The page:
On May 29, Mayor Franklin and the City Council selected the first eight members of the district commission:
- Mary Fosse
- Chris Geray
- James Langus
- Ethel McNeal
- John Monroe
- Kari Quaas
- Simone Tarver
- Benjamin Young
The eight members will select a ninth and final commissioner, and will hire a districting master to assist them in the development of a district plan and map. They are expected to begin meeting this fall.
There were 44 applicants for the district commission, representing 18 neighborhoods.
Everett City Council
The City of Everett operates under a mayor-council form of government. The Mayor (elected at large) serves as the City's chief executive and administrative officer. A 7-member elected council serves as the City's legislative body, and has the authority to formulate and adopt policies.
What are districts?
While many cities in Washington elect all of their councilmembers at-large, others have chosen to establish wards or districts, in which some or all of the councilmembers are elected by and represent specific geographic areas of the city.
City Council districting was approved by Everett voters in Nov. 2018. Voters selected a total of 5 districts and 2 at-large positions.
What happens next?
District Commission and map drawing: We expect the District Commission to be appointed in summer 2019. Current council members and the Mayor will each appoint one commissioner and those eight individuals will appoint the final, 9th member. Commissioners must be Everett residents and can't be a City employee, a candidate for elected office or a current elected official (except precinct officer).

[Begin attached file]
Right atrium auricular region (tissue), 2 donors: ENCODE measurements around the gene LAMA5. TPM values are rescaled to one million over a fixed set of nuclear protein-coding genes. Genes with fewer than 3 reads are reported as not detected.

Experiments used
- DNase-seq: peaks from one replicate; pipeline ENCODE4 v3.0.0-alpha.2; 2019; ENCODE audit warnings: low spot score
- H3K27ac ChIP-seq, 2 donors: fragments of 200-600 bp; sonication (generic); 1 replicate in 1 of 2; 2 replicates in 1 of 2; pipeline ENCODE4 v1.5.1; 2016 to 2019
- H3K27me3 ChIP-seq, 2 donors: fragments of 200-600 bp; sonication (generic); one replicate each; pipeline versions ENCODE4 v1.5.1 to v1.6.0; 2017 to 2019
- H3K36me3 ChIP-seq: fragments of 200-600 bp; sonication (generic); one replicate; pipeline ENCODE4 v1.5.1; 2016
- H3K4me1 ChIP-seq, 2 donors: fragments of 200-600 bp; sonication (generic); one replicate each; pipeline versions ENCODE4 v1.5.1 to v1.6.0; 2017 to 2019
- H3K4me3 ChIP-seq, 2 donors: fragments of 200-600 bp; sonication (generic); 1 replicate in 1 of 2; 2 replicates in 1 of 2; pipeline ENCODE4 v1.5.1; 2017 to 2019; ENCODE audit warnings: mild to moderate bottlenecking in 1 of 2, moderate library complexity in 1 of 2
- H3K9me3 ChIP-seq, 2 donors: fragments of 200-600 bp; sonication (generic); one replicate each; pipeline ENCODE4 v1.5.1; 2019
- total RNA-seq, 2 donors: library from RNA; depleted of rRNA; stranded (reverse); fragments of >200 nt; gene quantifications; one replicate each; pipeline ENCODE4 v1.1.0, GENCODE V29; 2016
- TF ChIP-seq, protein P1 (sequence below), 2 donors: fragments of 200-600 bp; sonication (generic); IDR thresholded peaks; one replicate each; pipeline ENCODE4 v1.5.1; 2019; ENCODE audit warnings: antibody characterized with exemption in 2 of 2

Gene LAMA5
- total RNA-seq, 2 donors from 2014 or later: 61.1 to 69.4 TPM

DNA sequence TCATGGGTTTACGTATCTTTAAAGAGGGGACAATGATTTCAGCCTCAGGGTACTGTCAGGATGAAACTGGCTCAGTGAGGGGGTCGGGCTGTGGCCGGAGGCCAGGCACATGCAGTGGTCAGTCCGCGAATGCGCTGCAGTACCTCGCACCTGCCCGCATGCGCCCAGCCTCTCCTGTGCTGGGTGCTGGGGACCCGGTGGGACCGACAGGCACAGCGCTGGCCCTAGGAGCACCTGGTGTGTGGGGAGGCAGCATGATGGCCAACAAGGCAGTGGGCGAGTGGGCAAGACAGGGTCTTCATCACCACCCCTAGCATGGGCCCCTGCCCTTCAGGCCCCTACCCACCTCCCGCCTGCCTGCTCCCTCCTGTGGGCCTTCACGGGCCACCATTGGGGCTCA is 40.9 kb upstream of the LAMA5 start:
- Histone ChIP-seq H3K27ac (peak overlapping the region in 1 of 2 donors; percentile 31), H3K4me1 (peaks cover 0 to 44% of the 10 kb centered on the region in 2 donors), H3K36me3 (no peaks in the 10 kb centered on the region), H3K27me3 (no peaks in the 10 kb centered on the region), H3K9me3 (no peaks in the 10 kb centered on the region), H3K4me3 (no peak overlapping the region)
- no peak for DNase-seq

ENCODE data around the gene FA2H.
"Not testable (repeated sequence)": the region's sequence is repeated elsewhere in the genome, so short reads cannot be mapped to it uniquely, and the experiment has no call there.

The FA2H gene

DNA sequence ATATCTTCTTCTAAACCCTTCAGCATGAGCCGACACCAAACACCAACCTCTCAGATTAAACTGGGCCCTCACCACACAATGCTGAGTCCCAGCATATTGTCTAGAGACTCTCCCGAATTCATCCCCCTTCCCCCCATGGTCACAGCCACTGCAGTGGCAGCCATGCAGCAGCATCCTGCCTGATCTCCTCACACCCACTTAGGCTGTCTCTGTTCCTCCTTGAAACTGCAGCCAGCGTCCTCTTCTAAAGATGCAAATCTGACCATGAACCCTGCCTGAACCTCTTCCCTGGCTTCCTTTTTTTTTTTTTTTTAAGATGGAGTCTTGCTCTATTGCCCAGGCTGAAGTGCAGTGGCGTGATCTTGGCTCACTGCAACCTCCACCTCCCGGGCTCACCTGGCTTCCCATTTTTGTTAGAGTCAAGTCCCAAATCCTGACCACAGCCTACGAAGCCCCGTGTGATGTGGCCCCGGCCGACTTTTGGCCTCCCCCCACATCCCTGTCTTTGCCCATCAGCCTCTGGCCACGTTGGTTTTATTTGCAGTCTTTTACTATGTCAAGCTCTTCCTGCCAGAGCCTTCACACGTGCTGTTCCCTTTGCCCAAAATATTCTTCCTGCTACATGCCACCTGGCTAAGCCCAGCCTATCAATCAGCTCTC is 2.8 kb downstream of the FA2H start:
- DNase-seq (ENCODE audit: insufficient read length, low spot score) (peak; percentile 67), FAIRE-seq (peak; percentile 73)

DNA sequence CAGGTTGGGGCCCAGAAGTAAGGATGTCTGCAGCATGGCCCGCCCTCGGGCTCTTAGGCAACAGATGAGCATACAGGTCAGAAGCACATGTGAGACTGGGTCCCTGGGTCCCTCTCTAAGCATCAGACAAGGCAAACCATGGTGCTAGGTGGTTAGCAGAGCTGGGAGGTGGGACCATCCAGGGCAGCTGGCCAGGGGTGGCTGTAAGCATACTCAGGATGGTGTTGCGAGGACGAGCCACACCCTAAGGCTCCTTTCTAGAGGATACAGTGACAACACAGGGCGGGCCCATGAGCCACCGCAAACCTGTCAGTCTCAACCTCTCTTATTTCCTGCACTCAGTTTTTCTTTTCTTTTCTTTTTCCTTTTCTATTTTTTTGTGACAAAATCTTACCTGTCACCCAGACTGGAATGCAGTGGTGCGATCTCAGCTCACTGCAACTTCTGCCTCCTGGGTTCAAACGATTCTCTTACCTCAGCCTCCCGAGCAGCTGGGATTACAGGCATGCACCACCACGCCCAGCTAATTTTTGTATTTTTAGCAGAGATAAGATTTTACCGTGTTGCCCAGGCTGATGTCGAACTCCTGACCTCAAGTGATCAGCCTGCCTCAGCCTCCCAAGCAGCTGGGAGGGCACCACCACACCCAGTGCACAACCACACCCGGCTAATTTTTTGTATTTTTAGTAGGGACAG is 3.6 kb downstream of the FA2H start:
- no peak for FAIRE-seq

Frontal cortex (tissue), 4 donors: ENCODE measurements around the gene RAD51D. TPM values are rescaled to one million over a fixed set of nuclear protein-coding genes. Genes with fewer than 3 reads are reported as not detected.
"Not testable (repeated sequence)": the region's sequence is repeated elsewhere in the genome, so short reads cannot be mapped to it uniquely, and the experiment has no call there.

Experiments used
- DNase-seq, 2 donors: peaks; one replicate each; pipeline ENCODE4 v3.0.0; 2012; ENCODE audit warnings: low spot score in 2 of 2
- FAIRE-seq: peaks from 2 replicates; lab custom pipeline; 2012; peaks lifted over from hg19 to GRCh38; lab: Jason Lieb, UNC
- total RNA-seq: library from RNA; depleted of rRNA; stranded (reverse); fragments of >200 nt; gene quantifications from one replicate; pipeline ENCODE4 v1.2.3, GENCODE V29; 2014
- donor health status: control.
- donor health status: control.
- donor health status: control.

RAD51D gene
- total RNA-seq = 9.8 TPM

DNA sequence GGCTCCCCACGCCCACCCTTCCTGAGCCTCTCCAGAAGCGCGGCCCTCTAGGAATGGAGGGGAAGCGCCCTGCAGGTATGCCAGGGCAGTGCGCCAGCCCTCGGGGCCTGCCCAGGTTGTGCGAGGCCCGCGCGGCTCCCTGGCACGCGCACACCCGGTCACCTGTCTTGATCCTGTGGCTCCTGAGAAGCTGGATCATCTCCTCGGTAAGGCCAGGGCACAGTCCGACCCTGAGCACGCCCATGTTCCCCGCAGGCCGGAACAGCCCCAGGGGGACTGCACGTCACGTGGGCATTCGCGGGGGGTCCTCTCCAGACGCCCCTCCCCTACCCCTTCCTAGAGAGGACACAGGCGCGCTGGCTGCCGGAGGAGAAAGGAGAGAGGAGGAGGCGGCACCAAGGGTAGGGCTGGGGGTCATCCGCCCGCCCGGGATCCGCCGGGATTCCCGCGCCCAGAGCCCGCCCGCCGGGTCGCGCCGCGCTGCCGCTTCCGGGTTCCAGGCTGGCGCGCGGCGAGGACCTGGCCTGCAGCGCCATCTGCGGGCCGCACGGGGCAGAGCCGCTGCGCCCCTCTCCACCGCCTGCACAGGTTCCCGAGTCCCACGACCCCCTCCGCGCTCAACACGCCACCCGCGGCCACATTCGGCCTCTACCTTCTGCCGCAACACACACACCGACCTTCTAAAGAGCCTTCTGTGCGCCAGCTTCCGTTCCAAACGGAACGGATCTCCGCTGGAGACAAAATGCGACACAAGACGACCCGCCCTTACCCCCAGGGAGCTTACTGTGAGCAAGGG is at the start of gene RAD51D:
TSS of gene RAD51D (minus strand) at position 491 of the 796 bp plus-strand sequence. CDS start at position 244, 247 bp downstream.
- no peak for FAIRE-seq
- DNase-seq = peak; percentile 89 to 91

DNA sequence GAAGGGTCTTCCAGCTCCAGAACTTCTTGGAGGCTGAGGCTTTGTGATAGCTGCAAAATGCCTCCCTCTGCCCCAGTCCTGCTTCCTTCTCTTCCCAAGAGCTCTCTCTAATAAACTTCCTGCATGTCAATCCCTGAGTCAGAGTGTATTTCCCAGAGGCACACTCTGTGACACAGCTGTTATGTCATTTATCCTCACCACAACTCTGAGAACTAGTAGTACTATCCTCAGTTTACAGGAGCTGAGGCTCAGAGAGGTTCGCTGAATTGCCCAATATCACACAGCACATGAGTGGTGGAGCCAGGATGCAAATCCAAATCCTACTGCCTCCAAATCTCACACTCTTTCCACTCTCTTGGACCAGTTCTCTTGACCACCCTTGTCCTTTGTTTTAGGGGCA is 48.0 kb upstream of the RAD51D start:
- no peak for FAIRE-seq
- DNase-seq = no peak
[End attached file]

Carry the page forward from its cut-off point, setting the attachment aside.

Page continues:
The Commission will hire a "Districting Master" who will help them develop a district plan, including a map; the Commission can also retain other consultant support. The Commission will also engage the community and solicit feedback as they develop the draft plan. The draft district plan, including the map, will be shared with the public for comment with at least six meetings (one in each district area and one full community). These meetings will start no later than Sept. 2020.
The final district plan and map must be approved by the Commission no later than Nov. 1, 2020. City Council will then adopt the plan without modification.
Elections: Position 1-5 will eventually become the district positions, and positions 6 and 7 will become the at-large positions.
In 2019, there will be elections for positions 4 and 5 (2-year, at-large terms) and for positions 6 and 7 (4-year, at-large terms).
2021 will be the first election by district. Candidates can run for 4-year terms in positions 1-5, representing the new districts. In 2023, there will be elections for positions 6 and 7 for 4-year, at-large terms.